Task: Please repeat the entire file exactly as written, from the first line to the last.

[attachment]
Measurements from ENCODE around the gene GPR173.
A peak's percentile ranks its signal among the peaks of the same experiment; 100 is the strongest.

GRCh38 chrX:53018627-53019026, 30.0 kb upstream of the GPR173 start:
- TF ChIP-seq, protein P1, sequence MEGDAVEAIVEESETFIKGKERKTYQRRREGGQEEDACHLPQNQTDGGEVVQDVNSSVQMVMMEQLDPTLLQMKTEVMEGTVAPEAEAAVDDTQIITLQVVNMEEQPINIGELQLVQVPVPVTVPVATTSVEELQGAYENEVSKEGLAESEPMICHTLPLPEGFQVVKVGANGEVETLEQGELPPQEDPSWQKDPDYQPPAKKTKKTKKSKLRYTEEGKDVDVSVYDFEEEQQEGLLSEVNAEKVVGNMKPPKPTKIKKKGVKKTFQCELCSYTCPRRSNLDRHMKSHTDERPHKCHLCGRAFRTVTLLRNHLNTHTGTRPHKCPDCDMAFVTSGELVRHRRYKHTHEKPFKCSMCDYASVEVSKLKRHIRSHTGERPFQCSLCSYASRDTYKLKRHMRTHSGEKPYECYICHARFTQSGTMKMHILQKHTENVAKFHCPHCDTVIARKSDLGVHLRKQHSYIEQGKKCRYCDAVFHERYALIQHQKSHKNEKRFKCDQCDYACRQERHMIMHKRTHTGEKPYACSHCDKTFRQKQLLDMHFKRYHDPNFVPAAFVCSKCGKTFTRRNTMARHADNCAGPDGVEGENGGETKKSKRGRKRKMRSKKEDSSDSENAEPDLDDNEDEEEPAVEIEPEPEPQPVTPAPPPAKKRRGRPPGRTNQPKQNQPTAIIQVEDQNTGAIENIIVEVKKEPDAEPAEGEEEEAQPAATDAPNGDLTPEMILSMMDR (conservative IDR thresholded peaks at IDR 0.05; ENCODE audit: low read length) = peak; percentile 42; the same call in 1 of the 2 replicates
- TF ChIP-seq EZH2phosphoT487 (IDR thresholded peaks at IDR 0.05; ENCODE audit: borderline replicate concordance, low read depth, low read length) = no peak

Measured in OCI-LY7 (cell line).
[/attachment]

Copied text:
Measurements from ENCODE around the gene GPR173.
A peak's percentile ranks its signal among the peaks of the same experiment; 100 is the strongest.

GRCh38 chrX:53018627-53019026, 30.0 kb upstream of the GPR173 start:
- TF ChIP-seq, protein P1, sequence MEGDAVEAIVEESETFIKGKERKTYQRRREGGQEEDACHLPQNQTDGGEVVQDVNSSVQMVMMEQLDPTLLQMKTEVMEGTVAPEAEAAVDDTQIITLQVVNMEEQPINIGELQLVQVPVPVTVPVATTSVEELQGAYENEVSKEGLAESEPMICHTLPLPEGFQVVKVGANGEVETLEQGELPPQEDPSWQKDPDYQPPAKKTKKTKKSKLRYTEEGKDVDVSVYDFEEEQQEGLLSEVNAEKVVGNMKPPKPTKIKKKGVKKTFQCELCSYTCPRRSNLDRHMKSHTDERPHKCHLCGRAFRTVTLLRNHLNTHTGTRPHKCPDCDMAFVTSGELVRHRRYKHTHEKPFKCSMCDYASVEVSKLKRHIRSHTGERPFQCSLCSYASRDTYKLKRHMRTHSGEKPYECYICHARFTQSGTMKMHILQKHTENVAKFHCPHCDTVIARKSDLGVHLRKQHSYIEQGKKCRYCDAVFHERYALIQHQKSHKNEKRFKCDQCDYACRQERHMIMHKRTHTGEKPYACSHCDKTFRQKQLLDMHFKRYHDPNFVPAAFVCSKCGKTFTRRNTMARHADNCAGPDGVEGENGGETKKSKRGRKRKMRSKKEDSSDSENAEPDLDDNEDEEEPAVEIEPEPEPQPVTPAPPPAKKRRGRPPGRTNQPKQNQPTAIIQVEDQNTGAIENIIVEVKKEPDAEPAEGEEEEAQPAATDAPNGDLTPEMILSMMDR (conservative IDR thresholded peaks at IDR 0.05; ENCODE audit: low read length) = peak; percentile 42; the same call in 1 of the 2 replicates
- TF ChIP-seq EZH2phosphoT487 (IDR thresholded peaks at IDR 0.05; ENCODE audit: borderline replicate concordance, low read depth, low read length) = no peak

Measured in OCI-LY7 (cell line).